After sitting all day at their desks and looking forward to the end of the school year, many students get antsy. While normal, this distracted behavior could cause them to miss important information they’ll need to use not only on exams, but also the following school year. Fortunately, you can keep your students engaged until the final bell by facilitating some educational fun, such as playing games. Check out the following math games designed to stretch your students’ math-reasoning and critical-thinking skills:

## 1. Cross Out Singles

Cross Out Singles exercises students’ local-reasoning skills by featuring probability. This game is ideal for small groups or pairs of students.

### What you’ll need:

- 1 six-sided die per group
- 1 game board for every student
- 1 pencil per student

The game board is simply a grid that consists of nine squares arranged in a three-square by three-square format. On the ends of each row, column and diagonal, there should be a circle, totaling seven circles in all.

“Math games can expand understanding and engage students.”

Next, students must add the numbers in each row, column and diagonal, marking the sum in the provided circle. Once they have all their sums, students can cross out any sum that doesn’t show up again. For instance, if their circles contained 3, 5, 7, 5, 7, 4 and 4, students will cross off 3. Then, they’ll add up the remaining numbers and the final sum is their score for that round.*How to play*: One student in the group or pair will roll a die. The others should record the number their peer rolled in a box of their choosing. Have students take turns rolling and continue to record the numbers until their game board is full.

Students can play multiple rounds, as long as it’s an odd number (three rounds take about 20-30 minutes). Whoever gets the highest score each round wins.

**2. Order Up 21!**

This game utilizes cards or dice to give students practice using order of operations. It is similar to blackjack in that students want their final result to be as close to 21 as possible. Here’s how to play:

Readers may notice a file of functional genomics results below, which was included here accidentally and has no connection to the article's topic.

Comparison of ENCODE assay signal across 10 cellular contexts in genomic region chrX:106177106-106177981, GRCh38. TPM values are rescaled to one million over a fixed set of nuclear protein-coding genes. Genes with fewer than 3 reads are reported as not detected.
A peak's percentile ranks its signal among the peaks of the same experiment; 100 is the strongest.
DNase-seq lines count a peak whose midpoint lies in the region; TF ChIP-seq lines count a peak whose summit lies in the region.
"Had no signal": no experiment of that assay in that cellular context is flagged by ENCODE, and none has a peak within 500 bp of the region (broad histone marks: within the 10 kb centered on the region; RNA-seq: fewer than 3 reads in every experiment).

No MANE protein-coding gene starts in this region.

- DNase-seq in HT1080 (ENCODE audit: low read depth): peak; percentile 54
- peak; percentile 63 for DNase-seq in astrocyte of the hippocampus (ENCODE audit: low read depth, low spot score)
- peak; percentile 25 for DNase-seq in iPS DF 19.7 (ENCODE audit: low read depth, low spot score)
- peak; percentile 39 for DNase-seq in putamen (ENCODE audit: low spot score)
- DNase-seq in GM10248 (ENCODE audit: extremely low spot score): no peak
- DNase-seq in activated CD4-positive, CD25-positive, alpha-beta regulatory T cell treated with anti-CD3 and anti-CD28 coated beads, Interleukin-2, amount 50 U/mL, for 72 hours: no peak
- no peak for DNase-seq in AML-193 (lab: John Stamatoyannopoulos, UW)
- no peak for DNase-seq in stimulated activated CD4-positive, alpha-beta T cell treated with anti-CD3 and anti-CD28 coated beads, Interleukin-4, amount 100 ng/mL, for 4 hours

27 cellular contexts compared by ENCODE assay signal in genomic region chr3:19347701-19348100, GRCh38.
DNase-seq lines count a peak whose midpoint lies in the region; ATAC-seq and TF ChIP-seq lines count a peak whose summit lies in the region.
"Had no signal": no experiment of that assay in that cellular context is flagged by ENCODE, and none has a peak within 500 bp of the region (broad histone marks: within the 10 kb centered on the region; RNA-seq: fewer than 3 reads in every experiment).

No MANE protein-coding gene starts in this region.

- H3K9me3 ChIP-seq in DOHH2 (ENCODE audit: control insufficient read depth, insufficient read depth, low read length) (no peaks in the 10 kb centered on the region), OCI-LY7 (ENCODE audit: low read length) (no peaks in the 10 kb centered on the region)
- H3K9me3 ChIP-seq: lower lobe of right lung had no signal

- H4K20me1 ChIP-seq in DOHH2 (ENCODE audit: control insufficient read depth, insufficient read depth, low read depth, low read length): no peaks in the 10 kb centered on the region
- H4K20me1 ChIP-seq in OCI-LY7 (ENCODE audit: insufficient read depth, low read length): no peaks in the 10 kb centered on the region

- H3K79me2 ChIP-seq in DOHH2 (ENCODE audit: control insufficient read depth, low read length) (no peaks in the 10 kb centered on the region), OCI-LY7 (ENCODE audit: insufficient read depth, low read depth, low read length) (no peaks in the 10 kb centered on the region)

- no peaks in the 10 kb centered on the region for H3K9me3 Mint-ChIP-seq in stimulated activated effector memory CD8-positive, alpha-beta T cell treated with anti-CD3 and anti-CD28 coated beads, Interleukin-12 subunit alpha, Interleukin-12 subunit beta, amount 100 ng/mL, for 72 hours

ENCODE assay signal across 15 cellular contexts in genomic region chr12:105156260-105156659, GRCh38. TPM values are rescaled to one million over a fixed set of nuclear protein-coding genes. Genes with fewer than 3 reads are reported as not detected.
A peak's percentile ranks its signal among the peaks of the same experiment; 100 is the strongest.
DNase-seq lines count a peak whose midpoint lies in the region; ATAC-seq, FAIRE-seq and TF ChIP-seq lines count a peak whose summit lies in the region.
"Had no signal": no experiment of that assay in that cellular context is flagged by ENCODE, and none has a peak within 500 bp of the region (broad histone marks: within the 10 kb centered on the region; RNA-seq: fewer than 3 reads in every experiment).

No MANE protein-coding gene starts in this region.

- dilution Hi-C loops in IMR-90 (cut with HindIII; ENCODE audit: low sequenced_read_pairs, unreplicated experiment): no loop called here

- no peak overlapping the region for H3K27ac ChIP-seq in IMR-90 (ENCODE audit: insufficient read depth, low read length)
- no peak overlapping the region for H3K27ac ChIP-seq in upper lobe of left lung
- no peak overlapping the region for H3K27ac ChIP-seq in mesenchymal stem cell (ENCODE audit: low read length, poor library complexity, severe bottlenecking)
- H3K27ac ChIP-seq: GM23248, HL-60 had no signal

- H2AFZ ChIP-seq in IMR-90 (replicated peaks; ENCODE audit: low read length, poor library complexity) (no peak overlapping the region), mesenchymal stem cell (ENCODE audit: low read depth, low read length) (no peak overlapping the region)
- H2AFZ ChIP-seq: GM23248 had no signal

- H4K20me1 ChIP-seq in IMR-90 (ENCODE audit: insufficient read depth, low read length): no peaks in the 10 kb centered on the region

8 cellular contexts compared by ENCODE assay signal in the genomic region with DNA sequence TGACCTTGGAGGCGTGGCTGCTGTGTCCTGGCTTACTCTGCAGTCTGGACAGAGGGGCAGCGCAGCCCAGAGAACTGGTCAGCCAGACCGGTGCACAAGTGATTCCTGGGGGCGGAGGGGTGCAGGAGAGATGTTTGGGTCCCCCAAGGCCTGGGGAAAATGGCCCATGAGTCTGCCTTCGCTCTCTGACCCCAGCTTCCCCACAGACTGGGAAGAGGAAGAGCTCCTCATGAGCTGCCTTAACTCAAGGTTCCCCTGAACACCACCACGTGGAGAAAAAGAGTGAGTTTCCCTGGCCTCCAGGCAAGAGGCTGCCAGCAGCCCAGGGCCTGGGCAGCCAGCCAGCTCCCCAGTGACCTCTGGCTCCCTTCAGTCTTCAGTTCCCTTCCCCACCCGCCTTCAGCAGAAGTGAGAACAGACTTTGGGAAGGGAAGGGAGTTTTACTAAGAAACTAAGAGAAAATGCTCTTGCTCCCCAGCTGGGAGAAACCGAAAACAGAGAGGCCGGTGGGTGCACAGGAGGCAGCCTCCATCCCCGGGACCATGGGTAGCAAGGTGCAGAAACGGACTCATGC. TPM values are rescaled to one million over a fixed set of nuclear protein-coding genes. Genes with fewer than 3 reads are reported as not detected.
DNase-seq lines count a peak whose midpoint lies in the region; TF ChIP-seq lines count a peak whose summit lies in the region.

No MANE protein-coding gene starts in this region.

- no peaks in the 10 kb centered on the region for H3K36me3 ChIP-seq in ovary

### What you’ll need:

- 1 deck of cards per student (marked with numbers 0-10) or 4 dice per player, half marked 0-5 and half marked 5-10
- 1 pencil for each student
- A paper on which to record answers

The paper should have a “round,” “equation” and “score” column, and a line for the total. Mark up to 10 rounds.

### How to play:

Students draw four cards or roll four dice. The results will become variables in an equation. Students must form equations using order of operations, whose sums are as close to 21 as possible. Mark in the “score” column for each round how far away their score was from 21. For instance, if their result was 18, they’d write 3 in the score column. After 10 rounds, students should add their scores. The student with the lowest total score wins.

## 3. Build 10

Build 10 is geared toward K-2 students, and teaches them about counting to 10. Have students work in pairs.

### What you’ll need:

- 1 six-sided die per pair
- 2 base-10 rods per pair of students
- 20 base-10 cubes per pair

### How to play:

Each player will take turns rolling the die. On his or her turn, the number he or she gets will correspond to the base-10 cube. For instance, if a student rolls a 2, he or she will add a 2 block to his or her rod. Students should alternate turns until they reach 10, or close to it.

While this game doesn’t have a winner, it does provide you with an opportunity to facilitate math talk. Discuss which number combinations equal exactly 10 and which exceed the limit.

Combine each of these games with math talk to further develop student reasoning. Additionally, let your class work independently for a time. These games should help keep your class engaged. If you want more games like these, take a look at our book “Math Games for Independent Practice,” and visit the resources page on our website.

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